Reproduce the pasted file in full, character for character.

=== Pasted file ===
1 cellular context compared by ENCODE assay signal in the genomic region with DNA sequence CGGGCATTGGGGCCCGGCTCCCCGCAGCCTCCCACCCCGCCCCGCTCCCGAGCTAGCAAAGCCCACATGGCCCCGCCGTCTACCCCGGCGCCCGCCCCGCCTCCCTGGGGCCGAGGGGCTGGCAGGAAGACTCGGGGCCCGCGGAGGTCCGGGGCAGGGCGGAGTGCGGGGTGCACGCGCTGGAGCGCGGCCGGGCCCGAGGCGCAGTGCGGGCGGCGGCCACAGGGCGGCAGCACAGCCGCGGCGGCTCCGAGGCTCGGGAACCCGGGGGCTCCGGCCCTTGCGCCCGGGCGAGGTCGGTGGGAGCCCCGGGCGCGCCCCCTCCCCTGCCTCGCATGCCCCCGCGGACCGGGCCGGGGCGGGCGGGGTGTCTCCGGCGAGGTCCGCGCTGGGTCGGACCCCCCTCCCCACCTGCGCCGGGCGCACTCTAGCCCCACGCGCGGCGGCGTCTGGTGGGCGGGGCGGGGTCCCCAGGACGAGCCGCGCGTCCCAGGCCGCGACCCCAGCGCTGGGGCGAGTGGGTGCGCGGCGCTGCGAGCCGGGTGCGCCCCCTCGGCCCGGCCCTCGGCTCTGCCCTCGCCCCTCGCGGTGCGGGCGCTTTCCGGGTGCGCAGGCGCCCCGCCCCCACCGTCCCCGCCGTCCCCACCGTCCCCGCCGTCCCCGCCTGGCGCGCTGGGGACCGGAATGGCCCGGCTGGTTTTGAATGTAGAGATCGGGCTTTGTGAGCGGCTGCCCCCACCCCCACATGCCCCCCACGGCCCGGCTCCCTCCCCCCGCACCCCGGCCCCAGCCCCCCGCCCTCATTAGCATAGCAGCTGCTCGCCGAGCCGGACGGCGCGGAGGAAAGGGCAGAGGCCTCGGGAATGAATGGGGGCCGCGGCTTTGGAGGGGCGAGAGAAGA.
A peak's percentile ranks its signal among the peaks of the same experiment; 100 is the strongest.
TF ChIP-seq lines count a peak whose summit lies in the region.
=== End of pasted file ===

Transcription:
1 cellular context compared by ENCODE assay signal in the genomic region with DNA sequence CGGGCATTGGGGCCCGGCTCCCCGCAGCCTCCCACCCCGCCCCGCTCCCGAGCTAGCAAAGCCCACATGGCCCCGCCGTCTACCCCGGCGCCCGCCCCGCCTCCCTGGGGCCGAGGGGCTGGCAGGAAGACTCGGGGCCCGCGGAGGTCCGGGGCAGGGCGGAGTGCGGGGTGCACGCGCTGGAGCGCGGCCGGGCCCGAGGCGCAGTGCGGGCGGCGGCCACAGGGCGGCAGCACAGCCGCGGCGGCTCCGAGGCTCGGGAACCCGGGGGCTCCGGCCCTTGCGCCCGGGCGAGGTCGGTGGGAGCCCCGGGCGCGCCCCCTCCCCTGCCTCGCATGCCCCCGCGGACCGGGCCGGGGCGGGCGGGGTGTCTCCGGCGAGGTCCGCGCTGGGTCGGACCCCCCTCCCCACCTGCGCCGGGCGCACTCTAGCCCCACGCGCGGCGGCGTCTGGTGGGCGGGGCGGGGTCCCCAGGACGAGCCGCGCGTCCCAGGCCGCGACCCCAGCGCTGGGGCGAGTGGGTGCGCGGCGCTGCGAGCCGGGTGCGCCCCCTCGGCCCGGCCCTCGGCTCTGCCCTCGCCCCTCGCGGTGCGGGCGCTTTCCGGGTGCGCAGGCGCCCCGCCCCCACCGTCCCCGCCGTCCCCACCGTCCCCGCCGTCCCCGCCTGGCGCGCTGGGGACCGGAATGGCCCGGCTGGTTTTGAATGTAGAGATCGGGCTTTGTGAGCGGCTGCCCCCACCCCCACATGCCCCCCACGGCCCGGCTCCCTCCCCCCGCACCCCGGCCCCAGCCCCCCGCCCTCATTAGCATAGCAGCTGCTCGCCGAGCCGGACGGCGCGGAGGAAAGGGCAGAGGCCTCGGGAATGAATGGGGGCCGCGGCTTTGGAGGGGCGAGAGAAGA.
A peak's percentile ranks its signal among the peaks of the same experiment; 100 is the strongest.
TF ChIP-seq lines count a peak whose summit lies in the region.